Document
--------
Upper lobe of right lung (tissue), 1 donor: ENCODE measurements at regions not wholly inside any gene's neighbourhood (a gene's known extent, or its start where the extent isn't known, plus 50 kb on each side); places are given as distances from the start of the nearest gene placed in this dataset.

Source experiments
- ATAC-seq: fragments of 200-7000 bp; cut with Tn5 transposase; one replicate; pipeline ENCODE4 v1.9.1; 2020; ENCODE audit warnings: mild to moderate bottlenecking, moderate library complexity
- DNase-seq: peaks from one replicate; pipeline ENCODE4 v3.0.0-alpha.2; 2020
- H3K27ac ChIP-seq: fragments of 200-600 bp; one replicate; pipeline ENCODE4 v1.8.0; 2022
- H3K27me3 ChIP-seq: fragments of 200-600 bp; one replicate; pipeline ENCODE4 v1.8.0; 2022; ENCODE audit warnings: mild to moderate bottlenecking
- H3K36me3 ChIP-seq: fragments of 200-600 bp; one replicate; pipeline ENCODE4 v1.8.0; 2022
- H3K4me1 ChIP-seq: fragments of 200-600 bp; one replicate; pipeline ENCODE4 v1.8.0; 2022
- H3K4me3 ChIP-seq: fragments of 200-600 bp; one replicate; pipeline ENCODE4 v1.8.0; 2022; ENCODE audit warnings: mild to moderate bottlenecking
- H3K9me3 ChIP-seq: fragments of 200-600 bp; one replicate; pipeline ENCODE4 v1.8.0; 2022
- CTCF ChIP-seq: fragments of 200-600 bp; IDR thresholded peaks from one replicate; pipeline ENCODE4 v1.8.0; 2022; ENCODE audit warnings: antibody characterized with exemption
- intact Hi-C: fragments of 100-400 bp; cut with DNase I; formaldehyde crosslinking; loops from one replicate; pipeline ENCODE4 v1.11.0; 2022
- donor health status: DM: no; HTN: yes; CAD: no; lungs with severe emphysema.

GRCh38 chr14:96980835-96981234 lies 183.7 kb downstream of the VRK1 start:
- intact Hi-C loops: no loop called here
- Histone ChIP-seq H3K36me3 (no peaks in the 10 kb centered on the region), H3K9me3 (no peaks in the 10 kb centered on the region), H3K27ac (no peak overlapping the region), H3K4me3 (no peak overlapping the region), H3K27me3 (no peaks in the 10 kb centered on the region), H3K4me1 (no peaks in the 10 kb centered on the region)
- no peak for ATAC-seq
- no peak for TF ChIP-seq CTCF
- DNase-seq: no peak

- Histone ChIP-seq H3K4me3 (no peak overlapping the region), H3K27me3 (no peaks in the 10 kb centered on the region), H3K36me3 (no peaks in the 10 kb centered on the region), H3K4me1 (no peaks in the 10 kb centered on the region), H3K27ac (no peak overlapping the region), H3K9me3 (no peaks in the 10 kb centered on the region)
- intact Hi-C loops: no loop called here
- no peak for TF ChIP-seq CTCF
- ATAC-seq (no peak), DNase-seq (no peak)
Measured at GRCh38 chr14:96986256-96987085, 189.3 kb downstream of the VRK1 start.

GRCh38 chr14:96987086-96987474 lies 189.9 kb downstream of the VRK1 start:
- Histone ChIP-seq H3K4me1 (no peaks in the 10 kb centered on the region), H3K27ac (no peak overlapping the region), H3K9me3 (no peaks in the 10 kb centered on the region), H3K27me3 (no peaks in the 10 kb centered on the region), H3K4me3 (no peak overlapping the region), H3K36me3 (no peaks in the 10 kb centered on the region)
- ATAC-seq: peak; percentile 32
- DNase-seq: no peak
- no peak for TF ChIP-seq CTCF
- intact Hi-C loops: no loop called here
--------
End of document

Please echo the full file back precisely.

Upper lobe of right lung (tissue), 1 donor: ENCODE measurements at regions not wholly inside any gene's neighbourhood (a gene's known extent, or its start where the extent isn't known, plus 50 kb on each side); places are given as distances from the start of the nearest gene placed in this dataset.

Source experiments
- ATAC-seq: fragments of 200-7000 bp; cut with Tn5 transposase; one replicate; pipeline ENCODE4 v1.9.1; 2020; ENCODE audit warnings: mild to moderate bottlenecking, moderate library complexity
- DNase-seq: peaks from one replicate; pipeline ENCODE4 v3.0.0-alpha.2; 2020
- H3K27ac ChIP-seq: fragments of 200-600 bp; one replicate; pipeline ENCODE4 v1.8.0; 2022
- H3K27me3 ChIP-seq: fragments of 200-600 bp; one replicate; pipeline ENCODE4 v1.8.0; 2022; ENCODE audit warnings: mild to moderate bottlenecking
- H3K36me3 ChIP-seq: fragments of 200-600 bp; one replicate; pipeline ENCODE4 v1.8.0; 2022
- H3K4me1 ChIP-seq: fragments of 200-600 bp; one replicate; pipeline ENCODE4 v1.8.0; 2022
- H3K4me3 ChIP-seq: fragments of 200-600 bp; one replicate; pipeline ENCODE4 v1.8.0; 2022; ENCODE audit warnings: mild to moderate bottlenecking
- H3K9me3 ChIP-seq: fragments of 200-600 bp; one replicate; pipeline ENCODE4 v1.8.0; 2022
- CTCF ChIP-seq: fragments of 200-600 bp; IDR thresholded peaks from one replicate; pipeline ENCODE4 v1.8.0; 2022; ENCODE audit warnings: antibody characterized with exemption
- intact Hi-C: fragments of 100-400 bp; cut with DNase I; formaldehyde crosslinking; loops from one replicate; pipeline ENCODE4 v1.11.0; 2022
- donor health status: DM: no; HTN: yes; CAD: no; lungs with severe emphysema.

GRCh38 chr14:96980835-96981234 lies 183.7 kb downstream of the VRK1 start:
- intact Hi-C loops: no loop called here
- Histone ChIP-seq H3K36me3 (no peaks in the 10 kb centered on the region), H3K9me3 (no peaks in the 10 kb centered on the region), H3K27ac (no peak overlapping the region), H3K4me3 (no peak overlapping the region), H3K27me3 (no peaks in the 10 kb centered on the region), H3K4me1 (no peaks in the 10 kb centered on the region)
- no peak for ATAC-seq
- no peak for TF ChIP-seq CTCF
- DNase-seq: no peak

- Histone ChIP-seq H3K4me3 (no peak overlapping the region), H3K27me3 (no peaks in the 10 kb centered on the region), H3K36me3 (no peaks in the 10 kb centered on the region), H3K4me1 (no peaks in the 10 kb centered on the region), H3K27ac (no peak overlapping the region), H3K9me3 (no peaks in the 10 kb centered on the region)
- intact Hi-C loops: no loop called here
- no peak for TF ChIP-seq CTCF
- ATAC-seq (no peak), DNase-seq (no peak)
Measured at GRCh38 chr14:96986256-96987085, 189.3 kb downstream of the VRK1 start.

GRCh38 chr14:96987086-96987474 lies 189.9 kb downstream of the VRK1 start:
- Histone ChIP-seq H3K4me1 (no peaks in the 10 kb centered on the region), H3K27ac (no peak overlapping the region), H3K9me3 (no peaks in the 10 kb centered on the region), H3K27me3 (no peaks in the 10 kb centered on the region), H3K4me3 (no peak overlapping the region), H3K36me3 (no peaks in the 10 kb centered on the region)
- ATAC-seq: peak; percentile 32
- DNase-seq: no peak
- no peak for TF ChIP-seq CTCF
- intact Hi-C loops: no loop called here